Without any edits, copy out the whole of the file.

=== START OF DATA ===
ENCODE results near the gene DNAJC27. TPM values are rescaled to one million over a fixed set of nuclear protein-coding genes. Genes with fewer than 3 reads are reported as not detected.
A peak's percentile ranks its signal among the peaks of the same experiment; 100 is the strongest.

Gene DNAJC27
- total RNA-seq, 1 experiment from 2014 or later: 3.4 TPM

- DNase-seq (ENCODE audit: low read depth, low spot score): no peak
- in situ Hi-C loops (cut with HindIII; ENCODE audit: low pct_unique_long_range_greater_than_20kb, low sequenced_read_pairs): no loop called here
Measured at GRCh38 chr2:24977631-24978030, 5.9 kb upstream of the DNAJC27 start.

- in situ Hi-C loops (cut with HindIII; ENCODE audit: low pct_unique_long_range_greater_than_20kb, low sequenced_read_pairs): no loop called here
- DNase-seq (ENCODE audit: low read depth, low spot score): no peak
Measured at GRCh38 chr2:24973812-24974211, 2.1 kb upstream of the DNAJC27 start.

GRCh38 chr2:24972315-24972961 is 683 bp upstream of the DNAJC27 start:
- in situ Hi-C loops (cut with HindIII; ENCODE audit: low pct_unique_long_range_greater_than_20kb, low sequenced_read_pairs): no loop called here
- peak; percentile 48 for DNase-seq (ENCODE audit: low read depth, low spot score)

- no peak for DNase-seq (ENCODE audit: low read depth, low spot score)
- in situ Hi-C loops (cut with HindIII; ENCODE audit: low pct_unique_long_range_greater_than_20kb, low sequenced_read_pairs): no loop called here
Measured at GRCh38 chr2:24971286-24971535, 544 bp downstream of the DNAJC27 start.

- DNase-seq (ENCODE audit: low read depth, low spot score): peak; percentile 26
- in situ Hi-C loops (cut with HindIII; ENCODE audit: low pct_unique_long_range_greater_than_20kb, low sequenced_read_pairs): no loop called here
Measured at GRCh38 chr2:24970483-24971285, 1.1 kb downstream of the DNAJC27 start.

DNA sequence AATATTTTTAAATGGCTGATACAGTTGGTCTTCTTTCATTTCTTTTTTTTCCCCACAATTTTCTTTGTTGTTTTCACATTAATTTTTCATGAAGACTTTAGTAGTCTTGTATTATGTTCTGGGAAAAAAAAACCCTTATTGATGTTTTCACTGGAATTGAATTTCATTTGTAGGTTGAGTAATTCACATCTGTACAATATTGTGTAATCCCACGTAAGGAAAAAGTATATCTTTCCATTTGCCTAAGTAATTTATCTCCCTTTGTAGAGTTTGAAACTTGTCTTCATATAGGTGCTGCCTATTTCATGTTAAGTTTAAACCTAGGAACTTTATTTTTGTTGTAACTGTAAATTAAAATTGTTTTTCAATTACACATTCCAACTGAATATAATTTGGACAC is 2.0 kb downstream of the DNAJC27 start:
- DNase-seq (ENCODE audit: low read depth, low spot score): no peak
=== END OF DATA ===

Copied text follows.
ENCODE results near the gene DNAJC27. TPM values are rescaled to one million over a fixed set of nuclear protein-coding genes. Genes with fewer than 3 reads are reported as not detected.
A peak's percentile ranks its signal among the peaks of the same experiment; 100 is the strongest.

Gene DNAJC27
- total RNA-seq, 1 experiment from 2014 or later: 3.4 TPM

- DNase-seq (ENCODE audit: low read depth, low spot score): no peak
- in situ Hi-C loops (cut with HindIII; ENCODE audit: low pct_unique_long_range_greater_than_20kb, low sequenced_read_pairs): no loop called here
Measured at GRCh38 chr2:24977631-24978030, 5.9 kb upstream of the DNAJC27 start.

- in situ Hi-C loops (cut with HindIII; ENCODE audit: low pct_unique_long_range_greater_than_20kb, low sequenced_read_pairs): no loop called here
- DNase-seq (ENCODE audit: low read depth, low spot score): no peak
Measured at GRCh38 chr2:24973812-24974211, 2.1 kb upstream of the DNAJC27 start.

GRCh38 chr2:24972315-24972961 is 683 bp upstream of the DNAJC27 start:
- in situ Hi-C loops (cut with HindIII; ENCODE audit: low pct_unique_long_range_greater_than_20kb, low sequenced_read_pairs): no loop called here
- peak; percentile 48 for DNase-seq (ENCODE audit: low read depth, low spot score)

- no peak for DNase-seq (ENCODE audit: low read depth, low spot score)
- in situ Hi-C loops (cut with HindIII; ENCODE audit: low pct_unique_long_range_greater_than_20kb, low sequenced_read_pairs): no loop called here
Measured at GRCh38 chr2:24971286-24971535, 544 bp downstream of the DNAJC27 start.

- DNase-seq (ENCODE audit: low read depth, low spot score): peak; percentile 26
- in situ Hi-C loops (cut with HindIII; ENCODE audit: low pct_unique_long_range_greater_than_20kb, low sequenced_read_pairs): no loop called here
Measured at GRCh38 chr2:24970483-24971285, 1.1 kb downstream of the DNAJC27 start.

DNA sequence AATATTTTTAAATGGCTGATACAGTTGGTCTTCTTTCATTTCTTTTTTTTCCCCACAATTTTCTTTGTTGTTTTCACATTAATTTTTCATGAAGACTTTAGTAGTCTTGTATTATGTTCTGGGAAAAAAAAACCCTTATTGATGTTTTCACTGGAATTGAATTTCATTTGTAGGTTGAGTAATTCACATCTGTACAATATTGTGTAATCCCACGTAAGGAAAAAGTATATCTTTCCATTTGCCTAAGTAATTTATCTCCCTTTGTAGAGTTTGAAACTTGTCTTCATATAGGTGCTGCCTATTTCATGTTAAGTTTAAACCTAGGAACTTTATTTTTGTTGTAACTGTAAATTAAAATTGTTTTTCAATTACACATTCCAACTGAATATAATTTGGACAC is 2.0 kb downstream of the DNAJC27 start:
- DNase-seq (ENCODE audit: low read depth, low spot score): no peak